Although I've stretched this short hike out over almost a week, the trip did provide plenty of material that just screams spring. Highbanks Metro Park is great place, full of interesting habitats, and I hope to go there more frequently this summer.
After Megan and I stopped to check out the concretion in the shale, we walked slowly but steadily down to the floodplain of the Olentangy River. The woods at the base of the "high banks" are pretty srubby and weedy. Garlic mustard and Amur honeysuckle were definitely present, and the botanical diversity was fairly poor. But boy, the temperature was just right for a snake, I thought to myself.
And after a quarter mile or so, I heard that distinctive rustling of the dry leaves sound, very subtle, but instantly recognizable. Either a lizard or a snake. I wouldn't expect to see any lizards in Delaware County although a five-lined skink wouldn't be out of the question, I would be surprised. It turned out to be a slithering garter snake. It is great to see native reptiles here at Highbanks. Down in Columbus, I never once have seen a snake.
We continued on and went under a bridge, and finally saw the mighty Olentangy. I'm kidding of course, this is not a gigantic river, definitely, but Highbanks has excellent riverine habitat. This portion of the stream has been designated as an official State Scenic River by the Ohio Department of Natural Resources.
As we continued back up into the woods, I picked up three more wildflower species not seen yet on our hike. The first was Erythronium, or trout lily, but it was not blooming.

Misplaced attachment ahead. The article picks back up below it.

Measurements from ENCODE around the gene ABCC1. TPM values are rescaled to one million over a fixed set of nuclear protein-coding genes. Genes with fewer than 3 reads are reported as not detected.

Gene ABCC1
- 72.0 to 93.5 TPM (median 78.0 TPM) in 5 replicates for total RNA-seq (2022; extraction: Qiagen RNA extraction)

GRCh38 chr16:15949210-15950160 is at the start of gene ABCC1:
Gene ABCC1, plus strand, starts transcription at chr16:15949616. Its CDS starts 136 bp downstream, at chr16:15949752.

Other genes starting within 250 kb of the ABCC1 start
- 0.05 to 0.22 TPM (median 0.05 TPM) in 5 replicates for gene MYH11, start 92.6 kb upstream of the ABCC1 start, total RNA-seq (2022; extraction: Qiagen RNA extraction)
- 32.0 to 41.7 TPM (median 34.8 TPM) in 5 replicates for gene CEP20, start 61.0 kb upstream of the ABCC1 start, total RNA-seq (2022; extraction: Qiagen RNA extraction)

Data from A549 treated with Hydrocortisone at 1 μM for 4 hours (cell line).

Then, a little patch of harbinger-of-spring, a delicate little wildflower that I've never really seen in abundance,
And, a toadshade trillium just about to burst.
We kept walking, further upwoods, and we crossed a bridge. I've been proud of Megan- she's learning many of the names of common birds. I'm the person that is good with names in the family- she isn't. Still though, she'll see white breasted nuthatches, carolina chickadees, and call them out by name. At the aforementioned bridge, Megan saw this bird, and wondered what it was.
Two eastern Phoebes, a pair, with grass in their beaks. It looked like they had begun to build a nest somewhere on the bridge, probably underneath the structure. The first bird is pictured in an Ohio buckeye, one of our first native trees to leaf out here in Central Ohio.
We walked a little longer, picked up a hairy woodpecker, and I could tell Megan was getting a little tired with the little guy attached to her in the carrier, so I decided to give it a whirl. It is pretty fun.
And that my friends is a wrap-up of our April 2 hike, a beautiful spring day. The sun has returned, although it still looks to be cold for a few more days, slowing spring down a little bit. The countdown to the first killing frosts of Autumn surely has begun.
In the Summer of 2009, there was a large Gypsy Moth infestation at Highbanks Metropark. Take a look at pictures and video of the devastation.